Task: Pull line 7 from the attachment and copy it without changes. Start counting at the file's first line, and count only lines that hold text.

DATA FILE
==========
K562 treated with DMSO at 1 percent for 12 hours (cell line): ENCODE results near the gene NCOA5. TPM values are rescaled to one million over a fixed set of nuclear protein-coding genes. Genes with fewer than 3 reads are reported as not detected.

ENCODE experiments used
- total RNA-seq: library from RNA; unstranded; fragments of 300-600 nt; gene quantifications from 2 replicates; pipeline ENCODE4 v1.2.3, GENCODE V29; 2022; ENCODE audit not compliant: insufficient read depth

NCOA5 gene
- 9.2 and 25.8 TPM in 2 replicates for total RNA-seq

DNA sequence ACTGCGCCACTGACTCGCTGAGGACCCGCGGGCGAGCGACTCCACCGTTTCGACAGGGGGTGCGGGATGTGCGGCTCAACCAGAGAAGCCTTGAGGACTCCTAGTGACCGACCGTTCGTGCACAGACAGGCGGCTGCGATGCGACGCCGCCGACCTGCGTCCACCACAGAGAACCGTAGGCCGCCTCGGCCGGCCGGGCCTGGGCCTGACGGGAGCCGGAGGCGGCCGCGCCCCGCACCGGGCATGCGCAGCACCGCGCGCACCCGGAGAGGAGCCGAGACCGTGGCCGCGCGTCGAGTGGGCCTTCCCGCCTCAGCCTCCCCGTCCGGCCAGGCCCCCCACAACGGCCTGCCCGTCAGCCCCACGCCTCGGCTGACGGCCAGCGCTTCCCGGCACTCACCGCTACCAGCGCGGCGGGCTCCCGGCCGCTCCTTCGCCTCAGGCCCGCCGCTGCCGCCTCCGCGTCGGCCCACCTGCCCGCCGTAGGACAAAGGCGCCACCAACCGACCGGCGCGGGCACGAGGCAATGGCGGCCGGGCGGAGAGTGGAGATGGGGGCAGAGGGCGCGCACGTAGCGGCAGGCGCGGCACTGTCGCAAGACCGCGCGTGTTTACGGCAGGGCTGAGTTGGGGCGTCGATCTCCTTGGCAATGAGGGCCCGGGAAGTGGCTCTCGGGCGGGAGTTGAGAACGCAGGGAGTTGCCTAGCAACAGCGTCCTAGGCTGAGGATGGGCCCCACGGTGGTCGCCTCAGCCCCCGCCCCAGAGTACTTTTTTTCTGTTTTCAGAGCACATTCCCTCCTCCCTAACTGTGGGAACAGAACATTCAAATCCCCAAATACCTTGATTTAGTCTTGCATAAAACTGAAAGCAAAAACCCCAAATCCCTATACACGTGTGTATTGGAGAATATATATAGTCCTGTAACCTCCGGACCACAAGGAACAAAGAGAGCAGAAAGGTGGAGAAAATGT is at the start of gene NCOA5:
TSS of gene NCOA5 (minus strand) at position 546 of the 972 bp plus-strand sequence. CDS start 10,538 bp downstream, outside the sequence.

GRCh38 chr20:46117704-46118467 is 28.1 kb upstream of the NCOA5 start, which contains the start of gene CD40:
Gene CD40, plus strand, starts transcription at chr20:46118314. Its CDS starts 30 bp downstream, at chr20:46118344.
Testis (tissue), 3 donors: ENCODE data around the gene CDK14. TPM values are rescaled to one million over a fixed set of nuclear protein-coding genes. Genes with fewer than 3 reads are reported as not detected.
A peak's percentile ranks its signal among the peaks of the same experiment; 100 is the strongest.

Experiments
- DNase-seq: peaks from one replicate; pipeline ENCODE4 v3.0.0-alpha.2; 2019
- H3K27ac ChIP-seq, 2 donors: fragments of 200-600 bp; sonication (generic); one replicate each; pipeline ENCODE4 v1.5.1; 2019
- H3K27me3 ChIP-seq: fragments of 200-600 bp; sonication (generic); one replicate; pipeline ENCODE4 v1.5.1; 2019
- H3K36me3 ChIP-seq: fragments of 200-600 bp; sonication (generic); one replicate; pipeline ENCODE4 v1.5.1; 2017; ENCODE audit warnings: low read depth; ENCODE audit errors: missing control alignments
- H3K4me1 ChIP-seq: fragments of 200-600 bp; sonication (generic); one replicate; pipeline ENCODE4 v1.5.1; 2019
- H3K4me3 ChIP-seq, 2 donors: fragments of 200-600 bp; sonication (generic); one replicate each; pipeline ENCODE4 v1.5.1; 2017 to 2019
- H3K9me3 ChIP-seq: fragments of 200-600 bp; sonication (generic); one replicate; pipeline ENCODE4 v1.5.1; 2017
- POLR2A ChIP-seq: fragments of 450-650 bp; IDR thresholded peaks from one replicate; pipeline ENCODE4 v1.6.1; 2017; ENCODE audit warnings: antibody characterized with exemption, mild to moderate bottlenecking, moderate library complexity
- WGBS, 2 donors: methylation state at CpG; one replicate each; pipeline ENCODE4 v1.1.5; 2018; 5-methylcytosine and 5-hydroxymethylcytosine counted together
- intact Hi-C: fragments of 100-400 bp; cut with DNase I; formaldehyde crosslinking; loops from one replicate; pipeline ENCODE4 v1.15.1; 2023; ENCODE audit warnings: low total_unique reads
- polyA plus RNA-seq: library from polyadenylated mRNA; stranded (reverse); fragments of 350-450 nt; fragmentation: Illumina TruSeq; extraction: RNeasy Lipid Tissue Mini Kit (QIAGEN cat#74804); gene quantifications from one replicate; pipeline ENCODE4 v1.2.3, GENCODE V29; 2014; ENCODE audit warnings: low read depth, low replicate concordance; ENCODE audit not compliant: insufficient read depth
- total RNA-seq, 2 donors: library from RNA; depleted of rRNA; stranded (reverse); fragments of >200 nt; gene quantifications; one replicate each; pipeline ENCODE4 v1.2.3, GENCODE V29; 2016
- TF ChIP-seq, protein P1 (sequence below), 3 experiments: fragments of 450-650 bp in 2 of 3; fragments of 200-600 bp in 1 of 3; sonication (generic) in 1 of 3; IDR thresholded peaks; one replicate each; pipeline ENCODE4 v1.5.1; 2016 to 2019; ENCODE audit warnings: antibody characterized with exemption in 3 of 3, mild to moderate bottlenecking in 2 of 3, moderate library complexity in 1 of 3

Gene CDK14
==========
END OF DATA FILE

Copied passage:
TSS of gene NCOA5 (minus strand) at position 546 of the 972 bp plus-strand sequence. CDS start 10,538 bp downstream, outside the sequence.